You wouldn’t usually need planning permission to convert your garage into additional living space, provided that the space won’t be used as a separate dwelling and the works are all internal. These permitted development rights for a garage conversion will only apply where permitted development rights have not been removed (see below).

 

Converting a garage into a bedroom is a great way to add value to your property. Bedroom design above by Pia, architectural designer from South Bucks, South East. See more and shortlist them for your home project here

 

Do permitted development rights apply to your property?

Be aware that some properties do not benefit from permitted development rights, so it’s unlikely that you’d be able convert your garage without submitting a full planning application. You should check with your Local Planning Authority whether permitted development rights apply to you but in the following cases they usually do not:

  • flats and maisonettes
  • converted houses or houses created through permitted development rights
  • listed buildings or properties in a conservation area
  • other protected areas including: national parks, Areas of Outstanding Natural Beauty, the Norfolk or Suffolk Broads and World Heritage Sites

 

Do you need planning permission to convert a garage into an annexe?

If your intention is to convert a garage into a separate dwelling (even if a family member occupies it), then a full planning application may be required. You can seek pre-application advice from your local planning authority if you are unsure about whether or how to apply.

 

Check conditions of existing applications

You should check existing planning permissions related to your property. There may be a condition attached to an existing planning permission that states that the garage should remain as a parking space. In this case you would either need to submit a new planning application or an application to vary or remove that condition.

 

Freeholder consent

If you are the leaseholder of your property, as well as needing planning permission (as leasehold flats or maisonettes do not have permitted development rights) you will also likely need freeholder consent for the garage conversion.

 

Easements and Covenants

It’s definitely worth checking the deeds to your property, to see if there aren’t any easements or covenants that could restrict your rights to convert your garage. Here is a simple, concise explanation from lawcom.gov.uk:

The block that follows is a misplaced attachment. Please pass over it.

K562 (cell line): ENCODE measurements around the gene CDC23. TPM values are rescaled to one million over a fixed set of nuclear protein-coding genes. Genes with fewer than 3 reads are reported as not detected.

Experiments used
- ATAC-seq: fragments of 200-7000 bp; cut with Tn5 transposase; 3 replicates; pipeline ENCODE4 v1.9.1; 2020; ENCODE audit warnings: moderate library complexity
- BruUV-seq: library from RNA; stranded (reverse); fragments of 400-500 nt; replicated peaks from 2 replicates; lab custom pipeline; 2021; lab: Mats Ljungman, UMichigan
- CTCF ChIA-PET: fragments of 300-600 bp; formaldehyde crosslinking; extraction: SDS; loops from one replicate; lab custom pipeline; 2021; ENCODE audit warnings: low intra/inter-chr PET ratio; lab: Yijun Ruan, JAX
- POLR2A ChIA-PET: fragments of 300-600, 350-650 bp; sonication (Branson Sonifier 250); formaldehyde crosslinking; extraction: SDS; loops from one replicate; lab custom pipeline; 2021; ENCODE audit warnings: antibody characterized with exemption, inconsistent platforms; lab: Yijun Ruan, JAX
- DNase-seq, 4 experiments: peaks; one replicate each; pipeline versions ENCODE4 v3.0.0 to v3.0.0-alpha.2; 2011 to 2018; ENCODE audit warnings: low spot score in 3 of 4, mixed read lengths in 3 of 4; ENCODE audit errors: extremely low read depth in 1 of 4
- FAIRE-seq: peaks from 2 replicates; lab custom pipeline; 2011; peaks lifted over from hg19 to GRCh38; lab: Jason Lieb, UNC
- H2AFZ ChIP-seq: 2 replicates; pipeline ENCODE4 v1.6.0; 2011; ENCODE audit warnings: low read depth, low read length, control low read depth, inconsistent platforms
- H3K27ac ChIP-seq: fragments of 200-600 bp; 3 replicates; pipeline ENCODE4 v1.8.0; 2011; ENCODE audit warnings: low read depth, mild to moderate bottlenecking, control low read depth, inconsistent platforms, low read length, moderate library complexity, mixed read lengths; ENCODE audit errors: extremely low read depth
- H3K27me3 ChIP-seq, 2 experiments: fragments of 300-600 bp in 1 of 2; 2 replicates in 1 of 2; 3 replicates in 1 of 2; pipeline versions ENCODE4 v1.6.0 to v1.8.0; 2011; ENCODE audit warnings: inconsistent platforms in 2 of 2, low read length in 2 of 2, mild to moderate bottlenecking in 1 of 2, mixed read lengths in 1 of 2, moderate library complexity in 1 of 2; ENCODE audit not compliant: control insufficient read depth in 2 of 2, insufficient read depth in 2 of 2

‘Easements are rights enjoyed by a landowner over another person’s land. A positive easement (such as a right of way) involves a landowner going onto or making use of something in or on a neighbour’s land.

Covenants are a type of contractual promise concerning land, some of which can be enforced against future owners of the land, rather than just against the person who made the promise.’

 

Party Wall Act

If your garage conversion will affect a wall or structure you share with your neighbour, you will need to comply with the Party Wall Act. In the first instance this involves notifying your neighbour about the work. As with all of the above, your architect will be able to advise on this in more detail.

 

Do I need building regulations approval for a garage conversion?

If you are converting your garage into a habitable room, Building Regulations approval will usually always be required.

There are a few ways of obtaining detailed Building Regulations approval in our other recent post here but the most common route is to submit a building notice to the council before the work starts. Make sure you consult with your builder and/or architect and agree who will be responsible for this notice.

We’d strongly recommend working with an architect as you will need to be confident that the work will comply with building regulations, otherwise you might have to demolish/re-do any work that does not comply.

If you’d like some help finding the right architect for a garage conversion visit our home page to find out more.

 

 

Finding the right designer/builder

Design for Me helps homeowners find the right architect or designer for their project, no matter how big or small. We have residential architects, technologists and interior designers registered with us. Once you’ve posted your project, we’ll send it out to all your best matches in your area to see who’s available and eager to take it on. You can choose up to three for a consultation. There’s no obligation to take it further with anyone, AND it’s completely free! 

 

Emily  Design for Me

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